The final part of my preparation was to make up a small "water bath" of the Infusions to dye various bits and pieces (lace, ribbon and a little piece of calico) which I hoped would add some subtle colour to the collage I had in mind. Again at this stage I had no idea whether they will be used.

I was pleased with the frame make over but was still anxious as to whether the shadow box element would work!

On the reverse of the frame where the glass would normally fit there is an indent. I cut some strips of mountboard 1½" wide and then trimmed them to fit. I then scored a 1/4" to allow the strip to sit in the indent.

Hopefully the photograph below will show how well it worked when glued .... I surprised myself! The downside is that you have to hold it together until the glue has adhered and of course keeping it all straight!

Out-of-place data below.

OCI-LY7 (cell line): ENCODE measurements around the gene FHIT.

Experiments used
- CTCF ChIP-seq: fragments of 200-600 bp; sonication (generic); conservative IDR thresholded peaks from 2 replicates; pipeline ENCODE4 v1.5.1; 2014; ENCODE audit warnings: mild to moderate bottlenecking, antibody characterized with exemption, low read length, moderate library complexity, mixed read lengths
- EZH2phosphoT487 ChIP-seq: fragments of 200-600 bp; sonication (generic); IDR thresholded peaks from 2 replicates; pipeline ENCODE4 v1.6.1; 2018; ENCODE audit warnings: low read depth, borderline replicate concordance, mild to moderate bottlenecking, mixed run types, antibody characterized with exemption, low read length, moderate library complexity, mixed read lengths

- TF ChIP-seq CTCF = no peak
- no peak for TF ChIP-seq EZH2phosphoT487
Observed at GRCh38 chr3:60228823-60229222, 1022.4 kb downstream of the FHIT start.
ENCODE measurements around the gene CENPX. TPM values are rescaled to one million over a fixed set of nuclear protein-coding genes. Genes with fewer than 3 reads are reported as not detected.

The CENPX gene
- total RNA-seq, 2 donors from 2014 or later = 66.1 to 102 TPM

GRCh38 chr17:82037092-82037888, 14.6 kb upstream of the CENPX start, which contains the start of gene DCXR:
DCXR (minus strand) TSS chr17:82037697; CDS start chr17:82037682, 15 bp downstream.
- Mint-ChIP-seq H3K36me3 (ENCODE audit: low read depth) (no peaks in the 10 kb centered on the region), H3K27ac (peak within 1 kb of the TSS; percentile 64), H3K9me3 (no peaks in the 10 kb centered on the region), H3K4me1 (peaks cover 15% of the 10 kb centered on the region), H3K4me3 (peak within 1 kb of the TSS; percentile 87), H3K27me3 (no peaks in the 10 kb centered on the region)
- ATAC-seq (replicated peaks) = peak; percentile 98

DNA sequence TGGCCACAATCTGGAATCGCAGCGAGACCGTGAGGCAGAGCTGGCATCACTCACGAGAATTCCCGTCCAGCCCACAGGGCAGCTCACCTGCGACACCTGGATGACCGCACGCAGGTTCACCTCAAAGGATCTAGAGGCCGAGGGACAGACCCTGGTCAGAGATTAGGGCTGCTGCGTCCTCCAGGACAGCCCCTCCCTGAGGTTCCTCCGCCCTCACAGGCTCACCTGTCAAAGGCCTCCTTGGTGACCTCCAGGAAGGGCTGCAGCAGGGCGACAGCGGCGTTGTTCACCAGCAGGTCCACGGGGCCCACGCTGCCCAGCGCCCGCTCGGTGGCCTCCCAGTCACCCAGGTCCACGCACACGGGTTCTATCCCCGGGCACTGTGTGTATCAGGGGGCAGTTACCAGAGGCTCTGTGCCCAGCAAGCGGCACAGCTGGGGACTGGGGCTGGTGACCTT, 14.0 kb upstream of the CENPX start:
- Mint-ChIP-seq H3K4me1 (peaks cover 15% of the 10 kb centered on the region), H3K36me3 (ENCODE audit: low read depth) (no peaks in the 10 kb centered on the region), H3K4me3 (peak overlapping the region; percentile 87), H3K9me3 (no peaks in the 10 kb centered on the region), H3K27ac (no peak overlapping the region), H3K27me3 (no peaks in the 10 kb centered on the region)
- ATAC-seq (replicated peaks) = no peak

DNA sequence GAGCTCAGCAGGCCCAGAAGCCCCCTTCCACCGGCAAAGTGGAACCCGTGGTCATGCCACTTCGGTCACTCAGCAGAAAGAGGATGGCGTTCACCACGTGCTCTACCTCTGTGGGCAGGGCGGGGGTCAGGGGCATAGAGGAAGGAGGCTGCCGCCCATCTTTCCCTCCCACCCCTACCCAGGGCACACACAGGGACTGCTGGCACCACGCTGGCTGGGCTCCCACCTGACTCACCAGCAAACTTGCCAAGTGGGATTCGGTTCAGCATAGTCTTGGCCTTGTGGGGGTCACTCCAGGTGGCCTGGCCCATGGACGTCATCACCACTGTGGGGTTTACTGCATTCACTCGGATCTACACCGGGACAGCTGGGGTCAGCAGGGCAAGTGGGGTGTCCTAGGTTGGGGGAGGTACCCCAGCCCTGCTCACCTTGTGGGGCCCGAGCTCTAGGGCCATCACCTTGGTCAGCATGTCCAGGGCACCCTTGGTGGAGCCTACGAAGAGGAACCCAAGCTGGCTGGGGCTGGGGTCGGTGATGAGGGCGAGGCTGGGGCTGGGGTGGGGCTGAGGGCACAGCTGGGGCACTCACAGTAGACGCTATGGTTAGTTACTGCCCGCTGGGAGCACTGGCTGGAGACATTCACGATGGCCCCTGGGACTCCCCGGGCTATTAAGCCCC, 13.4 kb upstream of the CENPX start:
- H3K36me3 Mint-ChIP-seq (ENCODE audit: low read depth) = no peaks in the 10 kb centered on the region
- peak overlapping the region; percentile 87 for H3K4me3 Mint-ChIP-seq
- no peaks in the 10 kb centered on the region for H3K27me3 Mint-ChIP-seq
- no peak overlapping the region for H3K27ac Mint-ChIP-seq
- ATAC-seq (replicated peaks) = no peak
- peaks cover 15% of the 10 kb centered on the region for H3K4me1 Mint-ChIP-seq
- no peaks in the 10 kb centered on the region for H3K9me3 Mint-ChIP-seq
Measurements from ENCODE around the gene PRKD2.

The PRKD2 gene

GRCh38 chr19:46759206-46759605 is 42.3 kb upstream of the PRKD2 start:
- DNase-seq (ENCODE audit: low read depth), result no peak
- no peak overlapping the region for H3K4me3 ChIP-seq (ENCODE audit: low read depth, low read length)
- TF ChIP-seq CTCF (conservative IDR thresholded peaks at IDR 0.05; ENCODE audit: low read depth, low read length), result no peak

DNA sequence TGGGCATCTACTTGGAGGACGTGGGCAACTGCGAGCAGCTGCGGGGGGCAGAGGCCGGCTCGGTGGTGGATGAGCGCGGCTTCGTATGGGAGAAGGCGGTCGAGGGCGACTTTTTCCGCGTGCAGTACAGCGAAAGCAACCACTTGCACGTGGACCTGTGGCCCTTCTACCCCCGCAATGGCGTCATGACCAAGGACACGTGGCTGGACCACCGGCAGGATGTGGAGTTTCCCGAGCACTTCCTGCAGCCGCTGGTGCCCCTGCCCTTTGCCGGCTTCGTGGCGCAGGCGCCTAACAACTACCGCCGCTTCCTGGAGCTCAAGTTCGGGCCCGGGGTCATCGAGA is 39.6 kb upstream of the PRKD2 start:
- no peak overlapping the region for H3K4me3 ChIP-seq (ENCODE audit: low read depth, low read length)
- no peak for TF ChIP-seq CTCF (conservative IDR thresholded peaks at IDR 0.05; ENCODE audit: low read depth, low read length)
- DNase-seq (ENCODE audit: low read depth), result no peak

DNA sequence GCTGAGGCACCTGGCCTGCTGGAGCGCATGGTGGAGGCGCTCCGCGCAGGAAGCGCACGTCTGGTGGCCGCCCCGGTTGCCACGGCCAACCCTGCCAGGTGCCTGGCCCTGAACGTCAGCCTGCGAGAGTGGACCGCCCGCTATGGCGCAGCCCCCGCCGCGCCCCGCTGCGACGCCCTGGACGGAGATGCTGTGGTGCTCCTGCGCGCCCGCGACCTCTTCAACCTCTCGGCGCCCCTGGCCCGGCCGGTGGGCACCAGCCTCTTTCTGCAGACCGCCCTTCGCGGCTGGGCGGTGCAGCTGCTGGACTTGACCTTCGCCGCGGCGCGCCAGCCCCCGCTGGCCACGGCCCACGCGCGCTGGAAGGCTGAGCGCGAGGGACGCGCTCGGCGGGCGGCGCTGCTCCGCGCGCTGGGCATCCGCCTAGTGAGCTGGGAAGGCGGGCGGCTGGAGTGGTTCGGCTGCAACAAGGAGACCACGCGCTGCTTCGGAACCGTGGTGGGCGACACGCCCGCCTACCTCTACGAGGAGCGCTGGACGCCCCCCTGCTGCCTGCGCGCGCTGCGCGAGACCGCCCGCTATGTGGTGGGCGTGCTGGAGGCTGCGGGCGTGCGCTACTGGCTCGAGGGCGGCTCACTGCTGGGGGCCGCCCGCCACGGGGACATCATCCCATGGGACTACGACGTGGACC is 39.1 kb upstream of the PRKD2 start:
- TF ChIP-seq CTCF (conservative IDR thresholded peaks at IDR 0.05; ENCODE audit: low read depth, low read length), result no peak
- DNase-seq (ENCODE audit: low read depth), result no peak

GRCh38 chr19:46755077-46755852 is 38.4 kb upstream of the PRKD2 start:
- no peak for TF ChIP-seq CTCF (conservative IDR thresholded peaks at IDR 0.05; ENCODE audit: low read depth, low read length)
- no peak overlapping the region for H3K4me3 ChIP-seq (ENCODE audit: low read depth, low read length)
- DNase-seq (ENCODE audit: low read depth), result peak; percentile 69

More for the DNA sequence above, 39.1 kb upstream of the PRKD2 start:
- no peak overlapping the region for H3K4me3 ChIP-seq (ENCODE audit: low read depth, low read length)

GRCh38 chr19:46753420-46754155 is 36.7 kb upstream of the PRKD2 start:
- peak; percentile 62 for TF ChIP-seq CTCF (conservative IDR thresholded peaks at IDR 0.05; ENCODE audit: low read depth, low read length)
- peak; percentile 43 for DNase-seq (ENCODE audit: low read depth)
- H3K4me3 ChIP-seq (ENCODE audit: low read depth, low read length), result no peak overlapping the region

I was then able to adhere the back of the frame (which I had covered with text paper) and paint the inside.

I could now start thinking about how I would fill my Shadow Box Shrine. I like to collect bits and pieces together to see how well they co-ordinate as well as trying stamped elements directly onto the fabric and those which will need to be stamped on cardstock.

I loved the colour of some of my dyed elements but at this stage was wondering how I might incorporate them. I also had a thought to make a small pin cushion to fit into the frame, so used a (very small) die cut over the button stamped fabric.

My main focus is the fabulous dream girl from VID02 - she is a favourite of mine and crops up in many projects! I decided to dress her up a bit with some of the dyed ribbon.

So she would stand I ensured there was a flap at the bottom of the image to fold under and also added a small piece of card for sturdiness.